Once they came out of the noble bronze holes, the many different shapes of pasta were finally put to rest for many hours in the sun. Long pasta was hung out to dry on special racks, while shorter, smaller pasta types were arranged on large wooden frames with fine mesh. The sunlight and breeze did all the rest: long, slow drying to ensure that Columbro pasta kept the flavour of real wheat over time.
This technique of slow drying at a low temperature meant that, then as now, all the nutritional values of the ingredients were preserved. Maintaining unaltered the proteins, antioxidants, fibres and amino acids in the raw materials was essential as much for a healthy diet as it was for making the pasta easy to digest.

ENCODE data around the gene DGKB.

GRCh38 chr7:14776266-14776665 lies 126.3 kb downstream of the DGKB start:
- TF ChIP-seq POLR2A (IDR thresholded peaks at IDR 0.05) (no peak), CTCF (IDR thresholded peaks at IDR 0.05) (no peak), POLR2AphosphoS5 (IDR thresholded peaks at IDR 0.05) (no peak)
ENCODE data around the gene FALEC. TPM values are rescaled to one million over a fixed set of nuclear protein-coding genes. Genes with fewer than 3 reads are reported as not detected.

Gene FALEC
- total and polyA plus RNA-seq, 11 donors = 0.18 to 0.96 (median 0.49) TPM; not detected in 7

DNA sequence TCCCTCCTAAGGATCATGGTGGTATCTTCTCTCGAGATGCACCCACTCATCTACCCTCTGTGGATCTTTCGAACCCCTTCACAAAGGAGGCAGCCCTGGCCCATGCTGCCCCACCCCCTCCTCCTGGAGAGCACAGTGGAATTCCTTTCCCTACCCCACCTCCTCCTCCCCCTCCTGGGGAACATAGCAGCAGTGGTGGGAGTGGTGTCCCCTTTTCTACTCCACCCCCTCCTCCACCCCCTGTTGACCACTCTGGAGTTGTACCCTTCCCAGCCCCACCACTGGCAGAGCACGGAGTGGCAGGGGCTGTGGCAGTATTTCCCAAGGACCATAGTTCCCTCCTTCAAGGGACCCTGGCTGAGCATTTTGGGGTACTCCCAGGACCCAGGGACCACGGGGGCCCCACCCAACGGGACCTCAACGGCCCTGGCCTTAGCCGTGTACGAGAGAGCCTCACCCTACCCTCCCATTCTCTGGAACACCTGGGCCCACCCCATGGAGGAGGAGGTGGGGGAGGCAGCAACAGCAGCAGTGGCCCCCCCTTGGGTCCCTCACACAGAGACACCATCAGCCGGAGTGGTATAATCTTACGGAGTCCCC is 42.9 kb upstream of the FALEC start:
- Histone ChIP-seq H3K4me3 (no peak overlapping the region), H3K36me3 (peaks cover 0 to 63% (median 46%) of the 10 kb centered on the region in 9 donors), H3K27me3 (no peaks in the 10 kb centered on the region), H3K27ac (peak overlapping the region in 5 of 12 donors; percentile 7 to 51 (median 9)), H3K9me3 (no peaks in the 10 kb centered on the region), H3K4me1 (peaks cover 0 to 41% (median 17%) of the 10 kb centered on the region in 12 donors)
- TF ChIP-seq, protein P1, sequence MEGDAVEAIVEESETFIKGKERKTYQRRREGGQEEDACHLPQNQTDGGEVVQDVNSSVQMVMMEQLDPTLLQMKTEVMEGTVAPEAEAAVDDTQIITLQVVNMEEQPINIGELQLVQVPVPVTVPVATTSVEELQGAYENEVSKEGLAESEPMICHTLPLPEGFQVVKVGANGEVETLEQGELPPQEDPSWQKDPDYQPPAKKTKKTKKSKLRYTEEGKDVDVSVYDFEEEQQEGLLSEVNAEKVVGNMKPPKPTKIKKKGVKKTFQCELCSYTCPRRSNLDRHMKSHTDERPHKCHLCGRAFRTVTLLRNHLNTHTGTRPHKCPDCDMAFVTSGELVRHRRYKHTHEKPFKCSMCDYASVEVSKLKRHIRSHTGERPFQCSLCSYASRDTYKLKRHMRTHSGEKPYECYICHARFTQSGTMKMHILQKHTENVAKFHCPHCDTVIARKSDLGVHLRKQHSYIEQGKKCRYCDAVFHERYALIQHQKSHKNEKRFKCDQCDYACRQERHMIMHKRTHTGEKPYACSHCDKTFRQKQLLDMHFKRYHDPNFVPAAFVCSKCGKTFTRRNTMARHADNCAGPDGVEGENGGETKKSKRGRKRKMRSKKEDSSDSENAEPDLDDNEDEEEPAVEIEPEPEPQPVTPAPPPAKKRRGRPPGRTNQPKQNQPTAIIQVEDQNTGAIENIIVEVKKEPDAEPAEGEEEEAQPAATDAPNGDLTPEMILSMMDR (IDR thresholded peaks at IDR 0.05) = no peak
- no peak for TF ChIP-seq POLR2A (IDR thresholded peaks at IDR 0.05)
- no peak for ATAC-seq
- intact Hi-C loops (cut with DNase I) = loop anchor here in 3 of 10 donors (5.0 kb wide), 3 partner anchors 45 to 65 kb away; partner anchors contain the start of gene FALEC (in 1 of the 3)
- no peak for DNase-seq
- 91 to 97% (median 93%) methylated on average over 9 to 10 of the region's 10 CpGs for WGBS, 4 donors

Pastificio Columbro still uses the same drying techniques, but with the help of advanced technologies that ensure the same results as in the past. Indeed, the use of static cells allows different types of pasta to be dried as if they were outside in the open air. This small yet important aspect of the Columbro pasta-making art is not a secret, involving drying at a constant temperature below 60 degrees centigrade, and resting the pasta for longer than 36 hours.
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